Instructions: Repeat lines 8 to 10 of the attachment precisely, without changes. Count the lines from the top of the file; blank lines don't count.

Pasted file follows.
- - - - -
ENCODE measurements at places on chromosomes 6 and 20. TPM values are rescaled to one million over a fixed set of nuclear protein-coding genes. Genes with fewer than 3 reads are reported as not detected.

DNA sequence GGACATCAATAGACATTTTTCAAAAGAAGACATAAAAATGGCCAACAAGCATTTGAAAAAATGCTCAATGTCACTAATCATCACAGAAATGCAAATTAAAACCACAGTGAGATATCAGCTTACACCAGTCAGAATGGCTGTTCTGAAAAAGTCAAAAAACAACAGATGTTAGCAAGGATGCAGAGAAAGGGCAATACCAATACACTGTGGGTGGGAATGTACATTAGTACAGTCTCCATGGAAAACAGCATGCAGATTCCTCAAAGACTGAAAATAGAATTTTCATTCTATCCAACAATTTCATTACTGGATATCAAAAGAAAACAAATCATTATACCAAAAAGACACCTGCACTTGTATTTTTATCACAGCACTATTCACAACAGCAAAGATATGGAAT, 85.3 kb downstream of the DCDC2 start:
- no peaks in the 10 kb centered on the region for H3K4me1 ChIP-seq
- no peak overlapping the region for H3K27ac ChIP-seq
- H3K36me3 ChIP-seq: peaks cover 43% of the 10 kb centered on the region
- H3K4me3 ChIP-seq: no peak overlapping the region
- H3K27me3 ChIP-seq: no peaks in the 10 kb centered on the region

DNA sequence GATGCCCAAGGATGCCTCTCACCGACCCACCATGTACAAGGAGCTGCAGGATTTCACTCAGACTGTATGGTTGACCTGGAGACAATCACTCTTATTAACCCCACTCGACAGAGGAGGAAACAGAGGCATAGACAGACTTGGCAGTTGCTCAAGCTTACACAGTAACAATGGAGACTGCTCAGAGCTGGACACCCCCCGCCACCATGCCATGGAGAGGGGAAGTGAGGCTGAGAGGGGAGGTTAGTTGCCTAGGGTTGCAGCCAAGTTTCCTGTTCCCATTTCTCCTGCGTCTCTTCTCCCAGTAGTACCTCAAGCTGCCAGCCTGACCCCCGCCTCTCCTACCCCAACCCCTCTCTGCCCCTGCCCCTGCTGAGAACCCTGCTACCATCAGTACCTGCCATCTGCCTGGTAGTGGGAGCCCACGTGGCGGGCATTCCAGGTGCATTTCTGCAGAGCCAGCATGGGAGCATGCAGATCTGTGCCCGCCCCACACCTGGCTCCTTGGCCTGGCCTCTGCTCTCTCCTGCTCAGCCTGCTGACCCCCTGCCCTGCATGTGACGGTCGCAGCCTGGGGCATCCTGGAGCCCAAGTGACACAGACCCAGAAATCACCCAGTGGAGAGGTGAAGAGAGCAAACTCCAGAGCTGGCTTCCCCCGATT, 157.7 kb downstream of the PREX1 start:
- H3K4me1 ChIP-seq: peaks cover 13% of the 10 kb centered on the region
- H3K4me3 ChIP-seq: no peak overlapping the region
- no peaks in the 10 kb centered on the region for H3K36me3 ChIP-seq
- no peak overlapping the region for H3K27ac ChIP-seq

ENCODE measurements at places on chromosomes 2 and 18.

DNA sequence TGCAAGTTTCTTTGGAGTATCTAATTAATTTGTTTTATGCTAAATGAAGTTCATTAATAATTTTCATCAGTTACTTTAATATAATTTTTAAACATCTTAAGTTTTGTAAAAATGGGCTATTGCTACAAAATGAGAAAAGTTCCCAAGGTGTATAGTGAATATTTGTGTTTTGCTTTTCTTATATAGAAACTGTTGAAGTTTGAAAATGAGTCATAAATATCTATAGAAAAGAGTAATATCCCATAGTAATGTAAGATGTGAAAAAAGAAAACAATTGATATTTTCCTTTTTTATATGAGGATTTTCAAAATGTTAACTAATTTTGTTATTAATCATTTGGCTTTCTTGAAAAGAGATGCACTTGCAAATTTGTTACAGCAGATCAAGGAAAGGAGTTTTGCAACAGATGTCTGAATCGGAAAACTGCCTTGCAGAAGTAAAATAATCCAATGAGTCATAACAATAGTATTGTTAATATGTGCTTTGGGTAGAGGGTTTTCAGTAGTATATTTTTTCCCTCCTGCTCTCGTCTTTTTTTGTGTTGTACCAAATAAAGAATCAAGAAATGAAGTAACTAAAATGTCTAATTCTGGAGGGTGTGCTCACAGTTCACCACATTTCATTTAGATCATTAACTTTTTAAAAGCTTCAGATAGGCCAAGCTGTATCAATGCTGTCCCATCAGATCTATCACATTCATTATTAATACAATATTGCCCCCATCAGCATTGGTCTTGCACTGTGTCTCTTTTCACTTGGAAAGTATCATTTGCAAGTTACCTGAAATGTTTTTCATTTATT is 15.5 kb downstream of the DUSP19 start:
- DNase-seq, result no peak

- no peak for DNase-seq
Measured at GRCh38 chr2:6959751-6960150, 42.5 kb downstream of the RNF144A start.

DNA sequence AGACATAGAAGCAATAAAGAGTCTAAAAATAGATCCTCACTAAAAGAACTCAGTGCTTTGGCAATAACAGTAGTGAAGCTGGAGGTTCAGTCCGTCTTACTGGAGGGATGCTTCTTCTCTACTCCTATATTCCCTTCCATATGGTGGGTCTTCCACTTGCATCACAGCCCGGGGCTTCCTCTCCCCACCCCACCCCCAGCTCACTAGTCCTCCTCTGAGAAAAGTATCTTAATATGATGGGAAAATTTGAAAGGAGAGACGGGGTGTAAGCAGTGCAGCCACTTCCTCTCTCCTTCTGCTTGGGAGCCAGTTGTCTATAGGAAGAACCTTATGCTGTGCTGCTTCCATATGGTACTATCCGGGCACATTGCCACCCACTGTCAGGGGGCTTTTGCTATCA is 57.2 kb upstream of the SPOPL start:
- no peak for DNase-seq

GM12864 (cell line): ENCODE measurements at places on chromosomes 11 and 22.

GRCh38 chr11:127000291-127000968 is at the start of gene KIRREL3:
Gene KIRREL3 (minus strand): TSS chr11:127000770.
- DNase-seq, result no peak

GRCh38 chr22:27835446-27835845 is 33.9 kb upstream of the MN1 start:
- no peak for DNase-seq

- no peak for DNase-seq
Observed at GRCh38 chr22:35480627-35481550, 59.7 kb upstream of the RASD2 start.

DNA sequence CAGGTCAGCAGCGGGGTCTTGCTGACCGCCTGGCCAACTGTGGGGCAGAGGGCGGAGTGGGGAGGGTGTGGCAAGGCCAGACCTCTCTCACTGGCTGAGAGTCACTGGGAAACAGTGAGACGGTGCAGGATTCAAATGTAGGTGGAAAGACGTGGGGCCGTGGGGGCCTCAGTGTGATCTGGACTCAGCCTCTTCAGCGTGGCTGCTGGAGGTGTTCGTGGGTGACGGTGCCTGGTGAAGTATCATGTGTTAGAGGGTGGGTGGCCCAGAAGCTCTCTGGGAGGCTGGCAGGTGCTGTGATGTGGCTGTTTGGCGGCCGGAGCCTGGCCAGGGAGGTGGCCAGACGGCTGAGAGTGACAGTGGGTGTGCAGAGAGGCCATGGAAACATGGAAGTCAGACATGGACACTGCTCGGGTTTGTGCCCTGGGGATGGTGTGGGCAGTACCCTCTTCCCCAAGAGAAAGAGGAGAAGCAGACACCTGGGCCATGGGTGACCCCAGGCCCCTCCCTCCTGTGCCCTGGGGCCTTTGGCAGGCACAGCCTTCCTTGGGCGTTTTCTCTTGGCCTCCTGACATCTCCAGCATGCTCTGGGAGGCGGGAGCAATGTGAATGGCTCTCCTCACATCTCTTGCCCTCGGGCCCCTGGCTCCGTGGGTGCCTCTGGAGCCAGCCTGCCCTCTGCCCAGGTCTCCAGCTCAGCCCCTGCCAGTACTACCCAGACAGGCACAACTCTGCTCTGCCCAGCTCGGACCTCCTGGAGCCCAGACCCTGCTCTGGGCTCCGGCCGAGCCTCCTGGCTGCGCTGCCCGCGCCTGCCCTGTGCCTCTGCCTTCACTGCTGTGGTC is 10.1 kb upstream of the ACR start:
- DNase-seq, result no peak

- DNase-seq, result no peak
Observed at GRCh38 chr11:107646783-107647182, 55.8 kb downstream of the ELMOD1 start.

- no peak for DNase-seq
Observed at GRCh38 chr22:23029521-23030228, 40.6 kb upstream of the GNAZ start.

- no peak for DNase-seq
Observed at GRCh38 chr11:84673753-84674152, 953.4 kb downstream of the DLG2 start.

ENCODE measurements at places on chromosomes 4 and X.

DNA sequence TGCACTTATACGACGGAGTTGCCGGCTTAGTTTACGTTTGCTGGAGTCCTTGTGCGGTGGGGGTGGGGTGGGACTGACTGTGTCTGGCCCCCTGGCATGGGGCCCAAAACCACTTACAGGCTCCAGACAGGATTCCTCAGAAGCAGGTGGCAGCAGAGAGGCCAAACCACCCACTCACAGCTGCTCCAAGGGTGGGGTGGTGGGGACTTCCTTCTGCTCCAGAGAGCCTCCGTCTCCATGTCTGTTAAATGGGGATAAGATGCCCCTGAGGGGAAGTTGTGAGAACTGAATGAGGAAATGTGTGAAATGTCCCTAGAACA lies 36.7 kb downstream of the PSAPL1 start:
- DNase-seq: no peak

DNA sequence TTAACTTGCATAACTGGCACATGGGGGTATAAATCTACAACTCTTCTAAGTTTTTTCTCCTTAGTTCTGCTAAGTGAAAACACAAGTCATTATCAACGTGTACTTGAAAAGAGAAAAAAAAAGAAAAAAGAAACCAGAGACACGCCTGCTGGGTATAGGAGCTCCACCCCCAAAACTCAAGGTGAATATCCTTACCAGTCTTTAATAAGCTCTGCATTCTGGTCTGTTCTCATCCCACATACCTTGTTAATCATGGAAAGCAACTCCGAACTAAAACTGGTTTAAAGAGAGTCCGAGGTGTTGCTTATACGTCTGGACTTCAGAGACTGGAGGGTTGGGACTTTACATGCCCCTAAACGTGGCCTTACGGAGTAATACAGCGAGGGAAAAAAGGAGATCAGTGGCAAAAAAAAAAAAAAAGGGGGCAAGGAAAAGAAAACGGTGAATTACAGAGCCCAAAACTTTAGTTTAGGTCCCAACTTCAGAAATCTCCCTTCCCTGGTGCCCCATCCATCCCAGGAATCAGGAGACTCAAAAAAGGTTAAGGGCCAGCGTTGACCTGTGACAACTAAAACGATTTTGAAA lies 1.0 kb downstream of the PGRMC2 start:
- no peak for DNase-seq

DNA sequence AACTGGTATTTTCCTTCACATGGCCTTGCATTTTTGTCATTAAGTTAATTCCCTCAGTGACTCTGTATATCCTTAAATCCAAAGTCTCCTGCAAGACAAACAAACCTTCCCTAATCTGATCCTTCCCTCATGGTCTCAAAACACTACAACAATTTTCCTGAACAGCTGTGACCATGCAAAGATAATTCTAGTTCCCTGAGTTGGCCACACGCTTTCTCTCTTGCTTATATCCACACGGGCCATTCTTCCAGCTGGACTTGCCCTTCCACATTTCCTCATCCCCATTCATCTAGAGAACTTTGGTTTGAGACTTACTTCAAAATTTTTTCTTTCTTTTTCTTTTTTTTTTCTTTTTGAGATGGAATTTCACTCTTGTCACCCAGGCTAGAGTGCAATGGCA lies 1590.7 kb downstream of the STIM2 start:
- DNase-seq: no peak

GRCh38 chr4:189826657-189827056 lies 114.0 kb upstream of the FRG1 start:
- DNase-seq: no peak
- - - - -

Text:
DNA sequence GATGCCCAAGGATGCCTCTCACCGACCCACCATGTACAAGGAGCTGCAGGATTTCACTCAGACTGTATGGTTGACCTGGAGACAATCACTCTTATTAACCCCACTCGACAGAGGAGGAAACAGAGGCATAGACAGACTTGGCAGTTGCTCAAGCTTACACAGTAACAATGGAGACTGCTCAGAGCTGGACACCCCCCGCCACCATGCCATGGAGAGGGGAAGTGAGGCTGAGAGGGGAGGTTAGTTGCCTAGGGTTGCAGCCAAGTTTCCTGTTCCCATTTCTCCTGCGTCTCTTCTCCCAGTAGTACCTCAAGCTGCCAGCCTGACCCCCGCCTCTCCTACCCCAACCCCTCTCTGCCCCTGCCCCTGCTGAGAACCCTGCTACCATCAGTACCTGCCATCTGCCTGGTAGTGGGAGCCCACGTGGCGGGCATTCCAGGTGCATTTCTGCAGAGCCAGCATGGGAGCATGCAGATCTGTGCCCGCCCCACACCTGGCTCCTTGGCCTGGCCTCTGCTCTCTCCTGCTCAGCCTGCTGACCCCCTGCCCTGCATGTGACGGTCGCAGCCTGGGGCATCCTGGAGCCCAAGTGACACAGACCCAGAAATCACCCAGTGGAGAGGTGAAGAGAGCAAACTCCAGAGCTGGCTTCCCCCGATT, 157.7 kb downstream of the PREX1 start:
- H3K4me1 ChIP-seq: peaks cover 13% of the 10 kb centered on the region
- H3K4me3 ChIP-seq: no peak overlapping the region